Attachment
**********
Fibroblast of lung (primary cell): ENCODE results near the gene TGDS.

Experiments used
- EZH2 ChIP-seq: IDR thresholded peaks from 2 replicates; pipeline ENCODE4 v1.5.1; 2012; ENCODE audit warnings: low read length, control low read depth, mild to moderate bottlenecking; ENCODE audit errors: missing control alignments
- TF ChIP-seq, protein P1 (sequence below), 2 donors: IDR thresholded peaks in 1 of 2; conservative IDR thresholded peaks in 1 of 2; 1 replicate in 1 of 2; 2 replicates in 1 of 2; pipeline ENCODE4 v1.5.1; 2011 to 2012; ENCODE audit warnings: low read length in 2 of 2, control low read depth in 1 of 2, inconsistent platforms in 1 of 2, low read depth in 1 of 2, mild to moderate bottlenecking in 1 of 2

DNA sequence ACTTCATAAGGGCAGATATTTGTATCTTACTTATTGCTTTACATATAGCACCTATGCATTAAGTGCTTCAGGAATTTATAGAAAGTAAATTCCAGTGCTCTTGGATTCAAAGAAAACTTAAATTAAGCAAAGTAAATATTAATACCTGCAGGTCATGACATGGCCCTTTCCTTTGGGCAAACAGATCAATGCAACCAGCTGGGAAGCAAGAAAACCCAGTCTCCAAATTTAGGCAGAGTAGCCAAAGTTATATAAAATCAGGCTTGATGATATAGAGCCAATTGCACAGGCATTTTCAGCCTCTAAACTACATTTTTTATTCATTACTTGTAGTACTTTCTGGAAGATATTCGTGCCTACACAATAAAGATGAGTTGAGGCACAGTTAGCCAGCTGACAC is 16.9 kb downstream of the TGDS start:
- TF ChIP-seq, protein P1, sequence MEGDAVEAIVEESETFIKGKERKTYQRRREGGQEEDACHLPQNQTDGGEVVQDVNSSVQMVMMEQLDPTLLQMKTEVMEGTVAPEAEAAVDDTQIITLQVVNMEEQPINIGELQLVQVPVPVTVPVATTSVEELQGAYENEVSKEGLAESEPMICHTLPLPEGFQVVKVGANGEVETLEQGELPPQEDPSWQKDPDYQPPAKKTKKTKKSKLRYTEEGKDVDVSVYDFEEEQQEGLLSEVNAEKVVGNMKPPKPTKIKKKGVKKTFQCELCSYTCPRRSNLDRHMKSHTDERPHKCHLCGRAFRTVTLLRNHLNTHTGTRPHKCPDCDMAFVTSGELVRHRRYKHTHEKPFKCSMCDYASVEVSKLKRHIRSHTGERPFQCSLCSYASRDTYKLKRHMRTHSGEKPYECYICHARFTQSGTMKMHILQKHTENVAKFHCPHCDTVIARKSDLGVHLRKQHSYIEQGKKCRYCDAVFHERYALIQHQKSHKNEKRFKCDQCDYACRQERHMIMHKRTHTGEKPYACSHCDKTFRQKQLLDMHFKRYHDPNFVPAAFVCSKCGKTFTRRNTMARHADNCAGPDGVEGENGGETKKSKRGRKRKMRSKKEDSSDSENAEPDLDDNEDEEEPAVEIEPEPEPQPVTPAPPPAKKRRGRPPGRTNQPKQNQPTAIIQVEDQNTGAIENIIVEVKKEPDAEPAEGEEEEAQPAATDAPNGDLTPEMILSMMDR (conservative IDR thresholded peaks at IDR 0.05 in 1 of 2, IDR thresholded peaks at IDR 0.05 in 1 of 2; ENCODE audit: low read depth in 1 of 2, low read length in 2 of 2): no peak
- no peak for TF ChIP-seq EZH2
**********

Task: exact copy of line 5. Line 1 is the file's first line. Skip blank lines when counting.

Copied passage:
DNA sequence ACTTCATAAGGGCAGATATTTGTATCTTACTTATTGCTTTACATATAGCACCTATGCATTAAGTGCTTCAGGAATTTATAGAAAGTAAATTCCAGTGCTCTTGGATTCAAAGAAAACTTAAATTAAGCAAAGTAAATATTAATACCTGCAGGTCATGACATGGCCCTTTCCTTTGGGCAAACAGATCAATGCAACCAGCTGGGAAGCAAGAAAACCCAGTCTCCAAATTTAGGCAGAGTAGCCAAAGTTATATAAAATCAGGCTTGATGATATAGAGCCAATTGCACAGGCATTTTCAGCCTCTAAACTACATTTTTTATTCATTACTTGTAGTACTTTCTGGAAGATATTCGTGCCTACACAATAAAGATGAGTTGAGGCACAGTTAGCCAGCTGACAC is 16.9 kb downstream of the TGDS start: